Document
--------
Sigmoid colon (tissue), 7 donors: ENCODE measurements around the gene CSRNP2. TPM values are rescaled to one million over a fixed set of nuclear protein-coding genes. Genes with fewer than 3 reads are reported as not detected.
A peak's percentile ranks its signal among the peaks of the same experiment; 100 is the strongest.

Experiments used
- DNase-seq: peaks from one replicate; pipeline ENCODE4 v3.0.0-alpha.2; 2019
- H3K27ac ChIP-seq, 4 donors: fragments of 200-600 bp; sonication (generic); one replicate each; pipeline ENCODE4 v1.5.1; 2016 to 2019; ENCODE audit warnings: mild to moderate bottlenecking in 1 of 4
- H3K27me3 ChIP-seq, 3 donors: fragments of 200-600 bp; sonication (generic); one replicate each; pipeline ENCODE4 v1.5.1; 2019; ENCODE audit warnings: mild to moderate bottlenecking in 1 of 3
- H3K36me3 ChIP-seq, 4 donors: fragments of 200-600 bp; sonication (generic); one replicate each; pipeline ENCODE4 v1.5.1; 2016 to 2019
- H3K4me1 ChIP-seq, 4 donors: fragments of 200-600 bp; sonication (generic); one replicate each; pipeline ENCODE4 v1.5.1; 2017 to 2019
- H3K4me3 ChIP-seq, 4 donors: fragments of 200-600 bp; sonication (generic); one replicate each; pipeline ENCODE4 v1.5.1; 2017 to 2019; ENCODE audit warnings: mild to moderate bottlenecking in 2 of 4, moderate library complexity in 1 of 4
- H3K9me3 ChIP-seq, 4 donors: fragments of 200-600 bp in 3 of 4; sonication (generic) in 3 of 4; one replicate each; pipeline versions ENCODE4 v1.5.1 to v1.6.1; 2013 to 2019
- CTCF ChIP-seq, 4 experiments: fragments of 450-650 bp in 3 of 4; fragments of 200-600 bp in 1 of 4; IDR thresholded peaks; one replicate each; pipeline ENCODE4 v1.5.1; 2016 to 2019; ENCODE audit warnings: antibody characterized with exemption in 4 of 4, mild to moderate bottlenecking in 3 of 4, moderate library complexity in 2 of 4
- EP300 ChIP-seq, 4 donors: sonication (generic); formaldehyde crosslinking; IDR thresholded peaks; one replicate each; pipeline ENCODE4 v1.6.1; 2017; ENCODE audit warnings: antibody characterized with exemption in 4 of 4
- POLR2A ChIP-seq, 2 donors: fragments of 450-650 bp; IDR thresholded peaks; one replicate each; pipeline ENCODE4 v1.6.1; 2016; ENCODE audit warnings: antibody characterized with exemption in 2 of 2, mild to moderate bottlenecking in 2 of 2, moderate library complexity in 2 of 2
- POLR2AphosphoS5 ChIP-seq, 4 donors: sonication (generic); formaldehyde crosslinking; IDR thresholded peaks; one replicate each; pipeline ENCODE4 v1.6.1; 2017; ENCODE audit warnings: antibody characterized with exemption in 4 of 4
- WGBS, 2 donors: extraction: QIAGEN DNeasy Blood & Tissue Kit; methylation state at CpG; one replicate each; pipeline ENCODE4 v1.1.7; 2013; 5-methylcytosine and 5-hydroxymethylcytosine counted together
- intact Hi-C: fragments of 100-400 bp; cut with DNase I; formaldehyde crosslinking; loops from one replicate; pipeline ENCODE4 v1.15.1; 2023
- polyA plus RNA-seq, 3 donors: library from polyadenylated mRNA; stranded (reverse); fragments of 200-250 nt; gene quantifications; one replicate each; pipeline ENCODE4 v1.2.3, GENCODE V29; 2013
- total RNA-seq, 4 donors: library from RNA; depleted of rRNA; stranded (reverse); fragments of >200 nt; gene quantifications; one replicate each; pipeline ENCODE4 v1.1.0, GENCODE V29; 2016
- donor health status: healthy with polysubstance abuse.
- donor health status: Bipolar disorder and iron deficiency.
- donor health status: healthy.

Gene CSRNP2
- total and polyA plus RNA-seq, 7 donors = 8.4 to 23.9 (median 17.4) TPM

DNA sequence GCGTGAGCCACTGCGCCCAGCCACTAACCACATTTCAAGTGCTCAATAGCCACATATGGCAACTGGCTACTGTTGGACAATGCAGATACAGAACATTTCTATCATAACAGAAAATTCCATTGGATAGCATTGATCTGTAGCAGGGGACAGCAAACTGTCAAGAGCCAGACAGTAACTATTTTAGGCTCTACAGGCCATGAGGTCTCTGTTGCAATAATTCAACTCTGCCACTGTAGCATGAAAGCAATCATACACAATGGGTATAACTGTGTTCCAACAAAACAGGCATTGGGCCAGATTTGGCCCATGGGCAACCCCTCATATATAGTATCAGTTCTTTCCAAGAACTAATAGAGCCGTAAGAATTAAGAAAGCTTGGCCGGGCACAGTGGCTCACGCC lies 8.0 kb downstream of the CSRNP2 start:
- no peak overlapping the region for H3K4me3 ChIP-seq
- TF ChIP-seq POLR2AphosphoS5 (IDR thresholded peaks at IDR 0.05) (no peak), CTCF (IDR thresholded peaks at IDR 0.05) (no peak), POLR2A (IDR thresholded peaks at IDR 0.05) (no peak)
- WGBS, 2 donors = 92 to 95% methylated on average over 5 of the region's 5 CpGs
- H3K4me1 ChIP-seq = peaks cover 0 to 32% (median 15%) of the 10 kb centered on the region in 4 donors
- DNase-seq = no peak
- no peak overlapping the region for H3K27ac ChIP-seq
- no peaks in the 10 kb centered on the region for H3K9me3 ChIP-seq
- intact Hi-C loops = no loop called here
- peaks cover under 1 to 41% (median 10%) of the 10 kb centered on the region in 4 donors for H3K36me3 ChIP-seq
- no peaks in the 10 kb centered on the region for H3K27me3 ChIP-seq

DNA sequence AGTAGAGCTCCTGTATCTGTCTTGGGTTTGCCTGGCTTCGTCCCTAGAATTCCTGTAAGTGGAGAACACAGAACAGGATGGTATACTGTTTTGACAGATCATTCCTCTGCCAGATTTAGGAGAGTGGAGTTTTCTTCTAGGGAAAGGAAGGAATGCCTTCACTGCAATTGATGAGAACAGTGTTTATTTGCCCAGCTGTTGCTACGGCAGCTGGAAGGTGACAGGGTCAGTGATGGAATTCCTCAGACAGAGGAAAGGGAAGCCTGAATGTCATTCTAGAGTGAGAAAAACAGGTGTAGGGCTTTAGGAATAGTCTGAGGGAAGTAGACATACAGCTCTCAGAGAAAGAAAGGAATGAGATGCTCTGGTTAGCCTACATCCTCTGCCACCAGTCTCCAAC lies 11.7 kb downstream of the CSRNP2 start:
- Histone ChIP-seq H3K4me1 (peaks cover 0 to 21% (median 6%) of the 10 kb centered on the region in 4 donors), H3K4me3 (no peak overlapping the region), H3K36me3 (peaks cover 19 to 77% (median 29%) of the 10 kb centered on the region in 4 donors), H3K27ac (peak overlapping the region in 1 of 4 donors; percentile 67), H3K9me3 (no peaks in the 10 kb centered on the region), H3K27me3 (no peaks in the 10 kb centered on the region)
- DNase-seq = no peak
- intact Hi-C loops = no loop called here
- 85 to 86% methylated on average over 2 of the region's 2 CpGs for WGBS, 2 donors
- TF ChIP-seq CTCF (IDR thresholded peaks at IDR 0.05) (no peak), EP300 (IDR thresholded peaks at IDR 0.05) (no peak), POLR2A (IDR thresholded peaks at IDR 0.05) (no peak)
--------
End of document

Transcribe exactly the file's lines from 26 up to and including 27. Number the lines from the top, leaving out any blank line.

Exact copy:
- TF ChIP-seq POLR2AphosphoS5 (IDR thresholded peaks at IDR 0.05) (no peak), CTCF (IDR thresholded peaks at IDR 0.05) (no peak), POLR2A (IDR thresholded peaks at IDR 0.05) (no peak)
- WGBS, 2 donors = 92 to 95% methylated on average over 5 of the region's 5 CpGs